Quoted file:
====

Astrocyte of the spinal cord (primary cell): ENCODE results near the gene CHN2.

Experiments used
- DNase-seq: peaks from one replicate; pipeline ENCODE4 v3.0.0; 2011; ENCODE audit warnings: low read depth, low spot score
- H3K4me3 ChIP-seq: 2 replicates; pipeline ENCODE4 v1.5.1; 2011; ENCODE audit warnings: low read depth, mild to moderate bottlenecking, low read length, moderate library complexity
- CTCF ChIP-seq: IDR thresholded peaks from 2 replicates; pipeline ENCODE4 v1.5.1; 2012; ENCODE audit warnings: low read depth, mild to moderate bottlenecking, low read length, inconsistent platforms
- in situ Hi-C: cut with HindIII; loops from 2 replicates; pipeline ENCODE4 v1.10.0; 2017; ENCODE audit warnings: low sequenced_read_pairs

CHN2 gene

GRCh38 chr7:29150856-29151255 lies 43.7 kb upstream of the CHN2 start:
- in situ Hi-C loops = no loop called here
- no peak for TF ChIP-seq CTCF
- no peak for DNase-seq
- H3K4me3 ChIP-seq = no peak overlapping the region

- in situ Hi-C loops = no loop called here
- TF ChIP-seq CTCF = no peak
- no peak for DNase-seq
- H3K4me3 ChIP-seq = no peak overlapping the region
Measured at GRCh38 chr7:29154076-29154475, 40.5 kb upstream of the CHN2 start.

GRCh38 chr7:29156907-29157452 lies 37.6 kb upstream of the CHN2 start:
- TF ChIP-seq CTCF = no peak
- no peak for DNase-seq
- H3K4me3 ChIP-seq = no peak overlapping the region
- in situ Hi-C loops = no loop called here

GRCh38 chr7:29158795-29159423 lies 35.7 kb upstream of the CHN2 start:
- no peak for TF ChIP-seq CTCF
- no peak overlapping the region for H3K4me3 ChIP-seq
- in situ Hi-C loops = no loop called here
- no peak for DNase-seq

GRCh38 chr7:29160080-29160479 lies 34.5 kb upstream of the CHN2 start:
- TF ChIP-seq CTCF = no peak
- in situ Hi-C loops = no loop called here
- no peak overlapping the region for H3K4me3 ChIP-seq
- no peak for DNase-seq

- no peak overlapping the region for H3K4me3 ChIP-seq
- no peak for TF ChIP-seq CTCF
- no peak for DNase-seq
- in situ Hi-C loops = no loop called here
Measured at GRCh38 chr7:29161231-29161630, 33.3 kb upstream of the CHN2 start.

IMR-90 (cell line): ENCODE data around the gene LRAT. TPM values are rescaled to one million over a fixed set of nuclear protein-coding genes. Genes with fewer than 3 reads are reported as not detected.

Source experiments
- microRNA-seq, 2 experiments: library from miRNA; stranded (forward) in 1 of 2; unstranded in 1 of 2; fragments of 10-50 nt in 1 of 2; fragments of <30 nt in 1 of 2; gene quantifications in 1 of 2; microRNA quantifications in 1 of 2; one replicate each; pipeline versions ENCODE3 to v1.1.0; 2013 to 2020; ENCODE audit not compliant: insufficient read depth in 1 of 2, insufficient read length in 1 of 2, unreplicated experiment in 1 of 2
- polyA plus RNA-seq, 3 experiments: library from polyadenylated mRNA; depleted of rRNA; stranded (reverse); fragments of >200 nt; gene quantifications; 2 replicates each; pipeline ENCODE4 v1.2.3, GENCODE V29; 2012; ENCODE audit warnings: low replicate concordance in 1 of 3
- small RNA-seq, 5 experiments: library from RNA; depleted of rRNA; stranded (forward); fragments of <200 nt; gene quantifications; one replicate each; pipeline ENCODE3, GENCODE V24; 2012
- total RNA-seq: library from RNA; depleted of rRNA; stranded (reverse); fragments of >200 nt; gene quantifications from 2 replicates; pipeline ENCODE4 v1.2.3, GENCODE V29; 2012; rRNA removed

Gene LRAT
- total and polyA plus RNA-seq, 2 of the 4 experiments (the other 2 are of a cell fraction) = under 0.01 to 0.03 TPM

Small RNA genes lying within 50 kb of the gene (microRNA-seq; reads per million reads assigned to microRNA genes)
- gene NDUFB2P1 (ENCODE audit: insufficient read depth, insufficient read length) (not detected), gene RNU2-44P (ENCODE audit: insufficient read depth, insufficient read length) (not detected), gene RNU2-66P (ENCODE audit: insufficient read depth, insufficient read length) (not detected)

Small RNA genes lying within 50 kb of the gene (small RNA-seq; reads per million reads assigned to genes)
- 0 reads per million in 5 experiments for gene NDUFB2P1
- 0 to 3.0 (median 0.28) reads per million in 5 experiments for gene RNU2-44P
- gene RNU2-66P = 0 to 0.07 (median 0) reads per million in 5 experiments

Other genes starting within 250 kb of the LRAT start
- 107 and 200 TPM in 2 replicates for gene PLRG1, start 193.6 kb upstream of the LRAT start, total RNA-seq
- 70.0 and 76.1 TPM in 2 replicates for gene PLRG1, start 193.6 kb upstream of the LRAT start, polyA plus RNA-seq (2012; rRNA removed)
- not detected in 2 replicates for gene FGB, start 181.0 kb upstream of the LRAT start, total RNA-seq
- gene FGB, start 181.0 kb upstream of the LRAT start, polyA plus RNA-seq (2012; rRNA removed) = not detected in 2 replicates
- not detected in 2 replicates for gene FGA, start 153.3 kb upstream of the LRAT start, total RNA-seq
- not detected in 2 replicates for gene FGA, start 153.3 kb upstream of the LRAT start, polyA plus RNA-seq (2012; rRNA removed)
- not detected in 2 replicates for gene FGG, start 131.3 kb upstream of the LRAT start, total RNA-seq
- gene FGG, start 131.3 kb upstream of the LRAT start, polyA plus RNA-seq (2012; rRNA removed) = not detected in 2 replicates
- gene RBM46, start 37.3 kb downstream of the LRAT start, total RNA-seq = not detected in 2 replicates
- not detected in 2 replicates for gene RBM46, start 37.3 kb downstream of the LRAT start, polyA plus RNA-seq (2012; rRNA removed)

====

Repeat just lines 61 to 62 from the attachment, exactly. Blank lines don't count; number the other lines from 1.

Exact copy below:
- gene RBM46, start 37.3 kb downstream of the LRAT start, total RNA-seq = not detected in 2 replicates
- not detected in 2 replicates for gene RBM46, start 37.3 kb downstream of the LRAT start, polyA plus RNA-seq (2012; rRNA removed)